The Passing of Queen Elizabeth II and Her Monarchy

The Passing of Queen Elizabeth II and Her Monarchy

Photo Credit: Ali Akberali, Photographer

Reflections on the late queen’s death

Victor Buklis, Editor-at-Large

As is now hardly news, on September 8, 2022, Queen Elizabeth II, the longest-reigning monarch in British history, passed away. With the end of a 70-year reign comes the accession of a new king, Charles III, and a time for mourning and reflection on the queen’s legacy.

On one level, everyone knew that the queen would not live forever, and so her passing was in some sense expected. She lived until the age of 96, a long life by all accounts, and we do not yet know the official cause of death. 

On another level, it was unfortunate to hear that the queen had passed away. Why this would be my own response to the announcement of the queen’s passing, however, puzzles me.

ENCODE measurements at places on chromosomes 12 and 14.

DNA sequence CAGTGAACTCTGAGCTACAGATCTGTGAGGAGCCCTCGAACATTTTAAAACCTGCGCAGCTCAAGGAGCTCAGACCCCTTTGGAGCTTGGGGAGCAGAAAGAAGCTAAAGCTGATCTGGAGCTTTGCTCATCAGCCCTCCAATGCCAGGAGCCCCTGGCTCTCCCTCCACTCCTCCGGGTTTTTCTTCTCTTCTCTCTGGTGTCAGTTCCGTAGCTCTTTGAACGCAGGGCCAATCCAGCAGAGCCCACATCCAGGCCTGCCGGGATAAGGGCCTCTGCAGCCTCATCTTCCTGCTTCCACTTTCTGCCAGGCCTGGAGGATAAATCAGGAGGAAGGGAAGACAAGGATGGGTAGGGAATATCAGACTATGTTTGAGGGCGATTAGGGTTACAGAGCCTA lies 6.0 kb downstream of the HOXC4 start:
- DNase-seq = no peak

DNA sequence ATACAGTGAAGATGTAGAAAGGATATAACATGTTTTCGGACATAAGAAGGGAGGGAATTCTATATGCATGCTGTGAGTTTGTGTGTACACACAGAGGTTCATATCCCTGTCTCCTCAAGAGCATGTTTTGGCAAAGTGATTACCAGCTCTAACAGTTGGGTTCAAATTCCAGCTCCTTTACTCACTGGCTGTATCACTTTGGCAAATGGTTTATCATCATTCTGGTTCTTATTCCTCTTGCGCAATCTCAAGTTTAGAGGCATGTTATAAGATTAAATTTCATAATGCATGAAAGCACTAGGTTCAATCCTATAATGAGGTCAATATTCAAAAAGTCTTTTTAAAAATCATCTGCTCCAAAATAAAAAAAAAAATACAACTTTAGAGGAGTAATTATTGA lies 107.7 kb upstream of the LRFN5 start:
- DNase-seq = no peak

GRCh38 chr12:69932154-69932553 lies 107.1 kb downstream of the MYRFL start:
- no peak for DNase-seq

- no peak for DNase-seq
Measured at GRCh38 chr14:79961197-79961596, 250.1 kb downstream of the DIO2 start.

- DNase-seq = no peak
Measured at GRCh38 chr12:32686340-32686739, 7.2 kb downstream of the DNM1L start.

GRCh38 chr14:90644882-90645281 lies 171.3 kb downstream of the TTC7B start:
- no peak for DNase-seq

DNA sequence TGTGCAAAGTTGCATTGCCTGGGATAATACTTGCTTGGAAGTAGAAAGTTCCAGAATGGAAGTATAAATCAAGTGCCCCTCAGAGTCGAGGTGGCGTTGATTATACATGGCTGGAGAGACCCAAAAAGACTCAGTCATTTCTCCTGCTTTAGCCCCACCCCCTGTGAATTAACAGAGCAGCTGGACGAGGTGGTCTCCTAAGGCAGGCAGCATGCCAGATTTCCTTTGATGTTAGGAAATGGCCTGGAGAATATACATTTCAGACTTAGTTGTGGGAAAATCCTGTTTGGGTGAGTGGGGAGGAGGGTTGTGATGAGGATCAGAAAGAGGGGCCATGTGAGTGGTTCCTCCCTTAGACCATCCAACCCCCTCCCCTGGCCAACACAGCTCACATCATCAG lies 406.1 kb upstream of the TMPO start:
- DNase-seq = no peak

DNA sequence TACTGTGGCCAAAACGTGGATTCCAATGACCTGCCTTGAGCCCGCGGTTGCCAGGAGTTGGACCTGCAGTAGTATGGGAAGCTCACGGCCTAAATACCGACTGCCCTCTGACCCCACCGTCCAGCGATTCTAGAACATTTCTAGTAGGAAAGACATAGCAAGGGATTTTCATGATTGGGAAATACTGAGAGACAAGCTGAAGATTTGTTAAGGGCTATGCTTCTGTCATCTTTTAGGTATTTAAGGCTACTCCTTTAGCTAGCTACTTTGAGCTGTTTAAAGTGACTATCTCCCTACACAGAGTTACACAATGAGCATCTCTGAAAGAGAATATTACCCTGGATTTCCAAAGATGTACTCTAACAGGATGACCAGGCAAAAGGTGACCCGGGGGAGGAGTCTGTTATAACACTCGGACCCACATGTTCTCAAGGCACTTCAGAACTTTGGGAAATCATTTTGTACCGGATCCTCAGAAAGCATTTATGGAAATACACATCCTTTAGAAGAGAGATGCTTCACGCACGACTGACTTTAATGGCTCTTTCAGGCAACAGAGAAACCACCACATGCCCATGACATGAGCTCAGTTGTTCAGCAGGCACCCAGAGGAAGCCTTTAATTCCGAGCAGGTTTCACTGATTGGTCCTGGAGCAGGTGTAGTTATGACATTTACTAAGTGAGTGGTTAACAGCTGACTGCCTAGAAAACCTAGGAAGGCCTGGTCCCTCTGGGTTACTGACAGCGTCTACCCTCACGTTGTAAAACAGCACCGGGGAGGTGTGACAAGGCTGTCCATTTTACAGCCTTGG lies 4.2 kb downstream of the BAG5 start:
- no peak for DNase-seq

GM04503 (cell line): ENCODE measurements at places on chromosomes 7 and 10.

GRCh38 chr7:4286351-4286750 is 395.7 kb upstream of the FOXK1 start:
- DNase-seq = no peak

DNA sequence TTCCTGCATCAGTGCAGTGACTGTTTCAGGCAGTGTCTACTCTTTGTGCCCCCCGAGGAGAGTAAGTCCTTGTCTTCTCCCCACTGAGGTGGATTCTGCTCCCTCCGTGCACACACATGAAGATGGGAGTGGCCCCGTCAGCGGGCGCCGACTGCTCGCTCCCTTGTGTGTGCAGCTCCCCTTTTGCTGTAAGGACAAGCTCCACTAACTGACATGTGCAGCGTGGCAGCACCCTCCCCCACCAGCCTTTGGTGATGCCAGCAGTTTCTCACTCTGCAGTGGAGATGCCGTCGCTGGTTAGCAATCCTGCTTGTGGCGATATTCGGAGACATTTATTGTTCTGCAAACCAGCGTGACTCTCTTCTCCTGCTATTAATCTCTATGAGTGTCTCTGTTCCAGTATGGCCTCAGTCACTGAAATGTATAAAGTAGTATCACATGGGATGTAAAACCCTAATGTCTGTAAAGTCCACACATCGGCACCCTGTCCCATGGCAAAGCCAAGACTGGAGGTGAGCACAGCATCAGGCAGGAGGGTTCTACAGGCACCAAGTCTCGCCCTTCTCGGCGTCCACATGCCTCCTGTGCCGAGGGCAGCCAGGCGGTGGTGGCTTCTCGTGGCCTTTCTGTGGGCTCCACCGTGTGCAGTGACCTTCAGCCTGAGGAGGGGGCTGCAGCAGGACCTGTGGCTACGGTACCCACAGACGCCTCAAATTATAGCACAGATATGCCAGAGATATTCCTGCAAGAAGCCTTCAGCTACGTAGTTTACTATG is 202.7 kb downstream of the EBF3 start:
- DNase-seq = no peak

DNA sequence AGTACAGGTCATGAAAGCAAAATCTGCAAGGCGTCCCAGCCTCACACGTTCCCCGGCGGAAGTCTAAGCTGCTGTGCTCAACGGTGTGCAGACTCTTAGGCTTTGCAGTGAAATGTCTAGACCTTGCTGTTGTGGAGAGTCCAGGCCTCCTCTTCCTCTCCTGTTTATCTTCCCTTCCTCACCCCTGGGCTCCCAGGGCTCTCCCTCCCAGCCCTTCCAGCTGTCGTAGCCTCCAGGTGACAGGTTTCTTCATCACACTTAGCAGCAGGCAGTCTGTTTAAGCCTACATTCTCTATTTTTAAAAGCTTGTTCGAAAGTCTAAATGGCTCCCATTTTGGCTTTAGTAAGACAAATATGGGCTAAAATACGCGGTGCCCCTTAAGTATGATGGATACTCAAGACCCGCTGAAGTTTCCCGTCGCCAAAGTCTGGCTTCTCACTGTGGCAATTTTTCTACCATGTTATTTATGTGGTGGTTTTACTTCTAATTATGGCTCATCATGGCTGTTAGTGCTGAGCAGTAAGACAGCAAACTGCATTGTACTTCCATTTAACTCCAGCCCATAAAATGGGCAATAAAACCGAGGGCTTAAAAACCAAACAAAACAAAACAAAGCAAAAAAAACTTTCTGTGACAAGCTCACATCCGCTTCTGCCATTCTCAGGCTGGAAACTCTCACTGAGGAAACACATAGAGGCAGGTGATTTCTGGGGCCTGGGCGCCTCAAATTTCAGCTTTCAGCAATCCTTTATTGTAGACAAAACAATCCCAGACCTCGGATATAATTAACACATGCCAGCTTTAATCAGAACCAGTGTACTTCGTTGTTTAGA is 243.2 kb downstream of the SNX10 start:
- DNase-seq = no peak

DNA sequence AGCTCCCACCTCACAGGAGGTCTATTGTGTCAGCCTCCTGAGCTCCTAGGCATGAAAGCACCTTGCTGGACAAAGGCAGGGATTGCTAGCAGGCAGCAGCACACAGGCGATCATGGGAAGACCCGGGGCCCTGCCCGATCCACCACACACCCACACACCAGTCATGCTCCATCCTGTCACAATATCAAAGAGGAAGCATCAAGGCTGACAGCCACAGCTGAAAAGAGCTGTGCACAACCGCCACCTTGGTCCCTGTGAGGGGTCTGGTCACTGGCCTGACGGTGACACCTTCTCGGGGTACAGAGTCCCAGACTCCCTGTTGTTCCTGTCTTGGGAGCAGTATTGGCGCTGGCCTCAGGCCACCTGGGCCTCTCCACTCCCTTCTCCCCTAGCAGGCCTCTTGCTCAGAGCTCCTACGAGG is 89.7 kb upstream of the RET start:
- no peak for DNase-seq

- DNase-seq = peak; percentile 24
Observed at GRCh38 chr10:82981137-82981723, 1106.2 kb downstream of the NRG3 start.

There are two relevant facts about me that make me ask why I would have any fondness for the late queen. The first is that I am a Canadian who has always wanted to be an American citizen, and who has always described himself as being an American at heart. The second is that I am a Roman Catholic. So I wonder: apart from its consistent presence on the news, why would I be much affected by the topic of the queen’s passing? Why does the topic even interest me?